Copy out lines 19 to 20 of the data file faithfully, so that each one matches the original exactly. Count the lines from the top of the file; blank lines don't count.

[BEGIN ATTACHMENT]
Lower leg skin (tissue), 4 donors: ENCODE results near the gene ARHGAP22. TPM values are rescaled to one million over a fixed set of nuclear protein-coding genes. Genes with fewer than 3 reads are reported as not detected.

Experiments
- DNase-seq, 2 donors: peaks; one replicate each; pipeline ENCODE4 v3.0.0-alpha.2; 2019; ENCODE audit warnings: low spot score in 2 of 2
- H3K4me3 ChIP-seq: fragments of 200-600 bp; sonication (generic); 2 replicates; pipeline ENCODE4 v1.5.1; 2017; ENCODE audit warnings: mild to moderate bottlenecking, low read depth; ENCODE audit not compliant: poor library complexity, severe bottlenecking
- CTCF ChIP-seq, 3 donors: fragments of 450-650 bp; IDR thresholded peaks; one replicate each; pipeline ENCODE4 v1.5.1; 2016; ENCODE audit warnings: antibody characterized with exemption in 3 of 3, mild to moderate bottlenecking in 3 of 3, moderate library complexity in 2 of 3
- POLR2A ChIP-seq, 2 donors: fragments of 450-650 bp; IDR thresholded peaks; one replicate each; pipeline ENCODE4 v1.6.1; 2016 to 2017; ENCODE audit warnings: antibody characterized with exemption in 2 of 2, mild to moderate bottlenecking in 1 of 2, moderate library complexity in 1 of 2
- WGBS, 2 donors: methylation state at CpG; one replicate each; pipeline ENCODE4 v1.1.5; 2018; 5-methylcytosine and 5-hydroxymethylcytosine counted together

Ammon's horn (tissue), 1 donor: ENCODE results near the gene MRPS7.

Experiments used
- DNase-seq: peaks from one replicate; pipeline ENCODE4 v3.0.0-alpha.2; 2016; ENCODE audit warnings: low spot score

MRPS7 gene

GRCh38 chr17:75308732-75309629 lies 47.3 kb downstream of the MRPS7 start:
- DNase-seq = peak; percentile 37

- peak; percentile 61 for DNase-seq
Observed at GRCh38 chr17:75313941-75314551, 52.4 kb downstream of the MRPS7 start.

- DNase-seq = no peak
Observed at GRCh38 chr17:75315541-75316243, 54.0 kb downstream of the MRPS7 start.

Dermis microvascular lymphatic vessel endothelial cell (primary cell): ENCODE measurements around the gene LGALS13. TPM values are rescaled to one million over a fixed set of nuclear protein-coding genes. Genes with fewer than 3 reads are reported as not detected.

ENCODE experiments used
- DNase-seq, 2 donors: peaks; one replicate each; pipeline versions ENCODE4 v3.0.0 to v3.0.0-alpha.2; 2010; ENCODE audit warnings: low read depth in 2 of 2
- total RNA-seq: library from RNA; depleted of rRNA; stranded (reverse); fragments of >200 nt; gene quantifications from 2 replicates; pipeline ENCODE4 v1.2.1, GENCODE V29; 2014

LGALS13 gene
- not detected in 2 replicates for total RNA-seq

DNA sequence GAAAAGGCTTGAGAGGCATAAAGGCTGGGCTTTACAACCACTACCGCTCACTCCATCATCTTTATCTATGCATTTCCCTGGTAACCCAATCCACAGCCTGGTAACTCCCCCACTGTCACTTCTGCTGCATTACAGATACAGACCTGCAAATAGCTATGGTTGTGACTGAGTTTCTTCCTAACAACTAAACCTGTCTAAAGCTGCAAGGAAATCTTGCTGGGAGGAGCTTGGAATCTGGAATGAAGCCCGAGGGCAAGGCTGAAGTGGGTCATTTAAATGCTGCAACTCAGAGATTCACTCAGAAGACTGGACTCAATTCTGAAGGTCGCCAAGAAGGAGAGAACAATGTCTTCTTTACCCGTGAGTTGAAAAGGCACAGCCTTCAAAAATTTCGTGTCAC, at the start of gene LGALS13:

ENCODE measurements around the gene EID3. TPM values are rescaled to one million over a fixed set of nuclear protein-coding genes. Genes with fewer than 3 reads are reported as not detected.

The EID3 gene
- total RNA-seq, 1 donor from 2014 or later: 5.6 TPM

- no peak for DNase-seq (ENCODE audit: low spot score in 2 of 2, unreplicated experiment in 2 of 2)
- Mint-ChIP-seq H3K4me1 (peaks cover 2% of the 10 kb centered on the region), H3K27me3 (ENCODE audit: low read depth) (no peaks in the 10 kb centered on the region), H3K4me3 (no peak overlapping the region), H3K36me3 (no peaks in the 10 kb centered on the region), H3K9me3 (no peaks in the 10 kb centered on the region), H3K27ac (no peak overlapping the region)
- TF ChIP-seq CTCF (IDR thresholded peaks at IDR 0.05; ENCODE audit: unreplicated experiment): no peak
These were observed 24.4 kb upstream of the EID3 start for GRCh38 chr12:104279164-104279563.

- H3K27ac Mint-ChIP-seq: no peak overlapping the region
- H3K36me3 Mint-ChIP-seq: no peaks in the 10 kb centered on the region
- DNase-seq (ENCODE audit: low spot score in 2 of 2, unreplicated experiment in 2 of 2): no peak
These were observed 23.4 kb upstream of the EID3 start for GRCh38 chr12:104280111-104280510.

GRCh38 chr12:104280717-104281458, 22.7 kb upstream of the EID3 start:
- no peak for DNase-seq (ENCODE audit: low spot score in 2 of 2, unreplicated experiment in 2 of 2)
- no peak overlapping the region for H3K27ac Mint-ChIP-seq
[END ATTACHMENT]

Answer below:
ENCODE experiments used
- DNase-seq, 2 donors: peaks; one replicate each; pipeline versions ENCODE4 v3.0.0 to v3.0.0-alpha.2; 2010; ENCODE audit warnings: low read depth in 2 of 2